It is an old-wives’ tale that a victim of a closed head injury should not be allowed to sleep. If a victim of trauma to the head does not exhibit any of the signs or symptoms of a closed head injury, there is no need to keep him or her awake. The sleeping victim who has suffered a closed head injury should be woken 30 minutes after falling asleep to ensure that he or she can be aroused. If you cannot wake the victim of a closed head injury 30 minutes after he or she has been asleep, call 911 immediately if you haven’t done so already.
For a mild head injury, no specific treatment may be needed. However, you should watch the person for the next 24 hours to see whether he or she displays any conduct symptomatic of a head injury. It is suggested that the person, while sleeping, be awaken every two to three hours and asked a simple person, such as “What’s your name?” If a child begins to play or run immediately after getting a bump on the head, serious injury is unlikely. Still, as with anyone who has suffered a head injury, the child should be watched closely for the next 24 hours. Acetaminophen (Tylenol) may be given to the person for a mild headache. Do not give aspirin, ibuprofen (Advil, Motrin), or naprosen (Aleve), as these can increase the risk of bleeding. NOTE THAT YOU SHOULD NEVER GIVE A CHID ASPIRIN BECAUSE OF THE RISK OF DEVELOPING A SERIOUS MEDICAL CONDITION CALLED REYE’S SYNDROME.
The degree and rate of recovery of a victim who suffers a closed head injury varies from person to person. The amount of time spent unconscious or in a coma, as well as how much of normal activity is recovered in the first month, are good indicators of long-term recovery.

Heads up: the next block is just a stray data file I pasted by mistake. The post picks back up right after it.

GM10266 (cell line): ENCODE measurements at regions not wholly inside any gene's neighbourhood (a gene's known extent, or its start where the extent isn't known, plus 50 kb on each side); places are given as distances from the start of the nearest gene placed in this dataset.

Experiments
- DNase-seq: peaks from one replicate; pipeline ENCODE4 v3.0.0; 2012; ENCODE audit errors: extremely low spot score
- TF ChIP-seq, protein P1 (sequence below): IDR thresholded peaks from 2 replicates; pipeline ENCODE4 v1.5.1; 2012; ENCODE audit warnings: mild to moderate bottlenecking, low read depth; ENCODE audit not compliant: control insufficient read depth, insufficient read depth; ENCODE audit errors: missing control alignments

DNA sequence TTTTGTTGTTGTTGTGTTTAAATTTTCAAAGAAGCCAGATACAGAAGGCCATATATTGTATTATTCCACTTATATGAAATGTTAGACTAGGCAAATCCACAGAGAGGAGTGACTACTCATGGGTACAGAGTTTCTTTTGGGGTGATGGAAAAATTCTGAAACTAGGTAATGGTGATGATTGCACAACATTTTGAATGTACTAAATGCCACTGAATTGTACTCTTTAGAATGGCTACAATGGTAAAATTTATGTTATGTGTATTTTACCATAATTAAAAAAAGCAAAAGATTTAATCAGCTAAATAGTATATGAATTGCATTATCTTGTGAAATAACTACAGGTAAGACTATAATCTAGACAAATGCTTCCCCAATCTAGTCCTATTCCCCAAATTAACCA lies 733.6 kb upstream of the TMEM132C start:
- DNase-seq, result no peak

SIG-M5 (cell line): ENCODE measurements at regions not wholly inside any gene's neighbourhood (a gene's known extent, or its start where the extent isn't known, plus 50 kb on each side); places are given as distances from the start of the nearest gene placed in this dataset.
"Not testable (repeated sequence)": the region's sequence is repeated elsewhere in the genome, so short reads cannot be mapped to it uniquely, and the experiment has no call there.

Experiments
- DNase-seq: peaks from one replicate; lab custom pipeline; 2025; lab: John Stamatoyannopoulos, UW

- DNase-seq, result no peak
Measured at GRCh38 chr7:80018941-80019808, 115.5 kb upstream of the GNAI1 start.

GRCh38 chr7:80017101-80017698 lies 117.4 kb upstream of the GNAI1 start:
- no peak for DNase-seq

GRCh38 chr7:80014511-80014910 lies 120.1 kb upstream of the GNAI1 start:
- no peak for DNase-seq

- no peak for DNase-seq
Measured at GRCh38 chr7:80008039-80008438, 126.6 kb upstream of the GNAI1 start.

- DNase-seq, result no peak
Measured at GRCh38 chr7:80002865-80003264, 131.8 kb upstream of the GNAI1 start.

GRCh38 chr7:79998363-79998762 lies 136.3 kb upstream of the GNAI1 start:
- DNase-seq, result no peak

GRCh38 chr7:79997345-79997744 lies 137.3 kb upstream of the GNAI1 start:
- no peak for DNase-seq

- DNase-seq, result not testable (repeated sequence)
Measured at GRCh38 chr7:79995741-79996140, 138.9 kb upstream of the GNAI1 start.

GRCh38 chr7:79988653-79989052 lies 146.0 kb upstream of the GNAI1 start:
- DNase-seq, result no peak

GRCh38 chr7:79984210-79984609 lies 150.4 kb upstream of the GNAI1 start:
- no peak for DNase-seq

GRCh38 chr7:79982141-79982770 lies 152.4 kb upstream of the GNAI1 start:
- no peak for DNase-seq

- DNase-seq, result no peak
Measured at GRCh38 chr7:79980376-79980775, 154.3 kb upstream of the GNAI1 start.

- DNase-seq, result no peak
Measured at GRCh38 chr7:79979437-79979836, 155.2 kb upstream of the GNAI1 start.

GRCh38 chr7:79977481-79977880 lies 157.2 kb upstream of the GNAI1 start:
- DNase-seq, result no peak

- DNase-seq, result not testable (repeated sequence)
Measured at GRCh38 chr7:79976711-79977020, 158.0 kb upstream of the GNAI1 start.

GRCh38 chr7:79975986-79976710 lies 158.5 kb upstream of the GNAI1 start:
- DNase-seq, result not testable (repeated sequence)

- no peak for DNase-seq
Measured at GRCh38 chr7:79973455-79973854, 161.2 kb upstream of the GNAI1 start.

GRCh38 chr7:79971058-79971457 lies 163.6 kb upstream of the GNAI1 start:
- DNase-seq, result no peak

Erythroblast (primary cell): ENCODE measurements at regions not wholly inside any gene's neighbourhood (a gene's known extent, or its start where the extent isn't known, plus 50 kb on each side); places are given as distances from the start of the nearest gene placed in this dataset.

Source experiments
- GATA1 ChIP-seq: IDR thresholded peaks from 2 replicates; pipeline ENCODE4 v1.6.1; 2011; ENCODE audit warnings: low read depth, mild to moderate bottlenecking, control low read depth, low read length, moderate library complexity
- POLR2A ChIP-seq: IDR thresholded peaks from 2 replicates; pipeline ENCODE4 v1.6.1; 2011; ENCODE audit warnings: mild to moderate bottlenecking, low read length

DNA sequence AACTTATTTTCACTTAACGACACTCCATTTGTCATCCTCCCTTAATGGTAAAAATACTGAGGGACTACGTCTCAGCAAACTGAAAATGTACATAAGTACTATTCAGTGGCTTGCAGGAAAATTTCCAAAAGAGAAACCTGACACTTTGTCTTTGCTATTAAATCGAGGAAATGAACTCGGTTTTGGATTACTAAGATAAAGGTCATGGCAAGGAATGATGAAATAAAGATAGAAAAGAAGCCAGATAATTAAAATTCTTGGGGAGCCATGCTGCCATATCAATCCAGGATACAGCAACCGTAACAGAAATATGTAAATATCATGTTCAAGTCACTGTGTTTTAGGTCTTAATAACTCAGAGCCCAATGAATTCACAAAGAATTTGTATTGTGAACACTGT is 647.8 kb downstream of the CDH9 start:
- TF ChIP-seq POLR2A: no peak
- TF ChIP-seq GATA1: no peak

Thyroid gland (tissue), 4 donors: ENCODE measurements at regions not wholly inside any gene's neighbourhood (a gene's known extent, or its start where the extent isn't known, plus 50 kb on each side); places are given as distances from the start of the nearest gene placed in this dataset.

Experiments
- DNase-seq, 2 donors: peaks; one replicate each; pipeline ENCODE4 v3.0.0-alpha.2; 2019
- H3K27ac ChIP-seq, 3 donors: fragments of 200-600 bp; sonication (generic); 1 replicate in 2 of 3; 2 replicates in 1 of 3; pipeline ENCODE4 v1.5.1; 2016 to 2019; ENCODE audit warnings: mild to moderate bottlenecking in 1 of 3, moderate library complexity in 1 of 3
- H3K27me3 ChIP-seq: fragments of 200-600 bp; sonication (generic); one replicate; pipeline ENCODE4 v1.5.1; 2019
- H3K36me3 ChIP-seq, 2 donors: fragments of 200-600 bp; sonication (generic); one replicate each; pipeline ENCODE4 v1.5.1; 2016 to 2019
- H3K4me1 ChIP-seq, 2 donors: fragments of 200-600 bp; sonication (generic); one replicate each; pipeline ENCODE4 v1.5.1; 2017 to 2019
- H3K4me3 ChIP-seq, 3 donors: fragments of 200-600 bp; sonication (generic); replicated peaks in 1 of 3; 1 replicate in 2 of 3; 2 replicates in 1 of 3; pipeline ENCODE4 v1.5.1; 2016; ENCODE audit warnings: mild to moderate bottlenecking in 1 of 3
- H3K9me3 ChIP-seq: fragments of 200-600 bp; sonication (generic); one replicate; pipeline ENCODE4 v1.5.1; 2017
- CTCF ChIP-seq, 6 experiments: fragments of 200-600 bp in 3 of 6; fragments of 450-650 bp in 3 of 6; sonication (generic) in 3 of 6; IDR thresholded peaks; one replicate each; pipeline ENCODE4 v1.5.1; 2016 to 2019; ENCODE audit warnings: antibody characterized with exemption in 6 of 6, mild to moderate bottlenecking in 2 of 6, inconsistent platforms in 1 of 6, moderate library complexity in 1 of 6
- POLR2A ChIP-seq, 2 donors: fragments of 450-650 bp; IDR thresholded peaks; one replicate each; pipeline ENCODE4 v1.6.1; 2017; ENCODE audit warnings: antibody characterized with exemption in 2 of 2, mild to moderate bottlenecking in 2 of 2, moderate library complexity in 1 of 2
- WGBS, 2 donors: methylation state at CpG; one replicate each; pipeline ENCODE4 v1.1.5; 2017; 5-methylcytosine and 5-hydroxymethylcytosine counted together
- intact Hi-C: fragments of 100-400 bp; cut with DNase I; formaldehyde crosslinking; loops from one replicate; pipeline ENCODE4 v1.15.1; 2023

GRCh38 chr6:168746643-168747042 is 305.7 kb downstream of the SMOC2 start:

Many closed head injuries are preventable if the person uses due care before engaging in the activity. For instance, wearing a seat belt will often save you from serious injury or death if you are involved in an automobile accident. Always wear a proper-fitting helmet during activities that could result in head injury, such as when operating or a passenger when operating or being a passenger on a motorcycle or bicycle. Helmets can prevent serious head injuries if you get into an accident. Children should be wearing an appropriate helmet when skateboarding, inline skating, or engaging in bicycle motocross. It may not be “cool” among his or her rebellious skateboarding and motocross buddies, but it is immensely more cool than falling off the skateboard or motocross cycle and sustaining a serious closed head injury that leaves the person in a persistent vegetative state. Bicyclists should obey all traffic rules and regulations, and at night they should wear bright, reflective clothing and equip their bikes with proper headlights and rear red flashers.